Republicans have been complaining that the bill decreases the length of terms for the State Elections Enforcement Commission members from five years to three years and prevents any commissioners from serving consecutive terms. As such, the staff members - rather than the commissioners - would gain increased control over the agency and would be able to steamroll over the freshman commissioners who lack expertise in the technicalities of election law, Republicans said.
   The provision first came up on Tuesday night when Republican Rep. Themis Klarides of Derby questioned Democratic Rep. Russ Morin of Wethersfield on why there was no public hearing on the reduction in the terms. After the vote Tuesday night, Democrats were unable to explain how the provision was inserted into the bill.  Read more

- Christopher Keating, The Hartford Courant


Former FOI panel head says merger would be disastrous  
   Mitchell W. Pearlman, the retired 30-year executive director and general counsel of the state's Freedom of Information Commission, is blasting the administration of Democratic Gov. Dannel P. Malloy over legislation that will merge the FOI commission with other state "watchdog agencies" under a newly created super-agency.
   Pearlman also pointed at legislative leaders who are going along with Malloy on the merger that he said would be disastrous for freedom of information in the state.
   Pearlman said the legislation will deprive the FOI commission of the independence it needs to preserve its credibility as the lone forum in which an individual citizen can enforce his or her legal right to overcome government agencies' and officials' efforts to withhold public documents.
   In an e-mailed statement Wednesday about an upcoming budget-implementation bill that leaders of the Democrat-controlled legislature are preparing (but have not yet disclosed the final language of), Pearlman said that the version he's seen of the bill would be "a disaster for FOI in Connecticut."  Read more

- John Lender, The Hartford Courant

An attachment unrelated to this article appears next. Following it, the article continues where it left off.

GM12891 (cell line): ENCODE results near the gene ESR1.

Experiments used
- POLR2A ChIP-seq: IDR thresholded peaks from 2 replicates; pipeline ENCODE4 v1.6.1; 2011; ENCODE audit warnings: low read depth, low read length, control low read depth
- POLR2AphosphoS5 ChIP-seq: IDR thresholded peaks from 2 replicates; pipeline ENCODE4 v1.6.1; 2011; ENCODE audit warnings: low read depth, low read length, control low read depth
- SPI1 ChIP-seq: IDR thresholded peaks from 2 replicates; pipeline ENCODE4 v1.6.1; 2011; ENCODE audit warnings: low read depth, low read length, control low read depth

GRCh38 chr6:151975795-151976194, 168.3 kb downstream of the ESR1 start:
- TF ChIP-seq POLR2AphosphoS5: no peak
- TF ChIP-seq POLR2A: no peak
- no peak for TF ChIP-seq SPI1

Would merger doom FOI and election financing?  
   The machinations of a General Assembly session can be ugly even in the best of times. Old scores get settled with the flick of a budget keystroke; backroom deals are brokered or broken; and political resentments give birth to rat-like clauses buried in the bowels of technical bills.
   In this year of deficit crisis, there are even more opportunities for skull-duggery and political payback. Take, for example, the uncertain future of Connecticut's Elections Enforcement Commission (EEC) and other state watchdog agencies dealing with freedom of information and state ethics, commissions that have frequently gotten under the skin of state lawmakers and other political powers.
   Some legislators insist all they're doing at the moment is trying to shrink state spending and have no intention of cutting the balls off these irritating watchdogs. Some of the dogs worry castration is exactly what's on the agenda.
   What happens to the elections enforcement commission and these other agencies could help determine the future of Connecticut's landmark system of public campaign financing and this state's efforts to rid itself of the stench of corruption left from the era of ex-Gov. John G. Rowland.  Read more

- Gregory L. Hladky, New Haven Advocate  


Time to let the public in on Newburyport hotel plans 
   It's clear now that the elephant in the room is stomping, and it's past time for city officials to lift the curtain so all can see.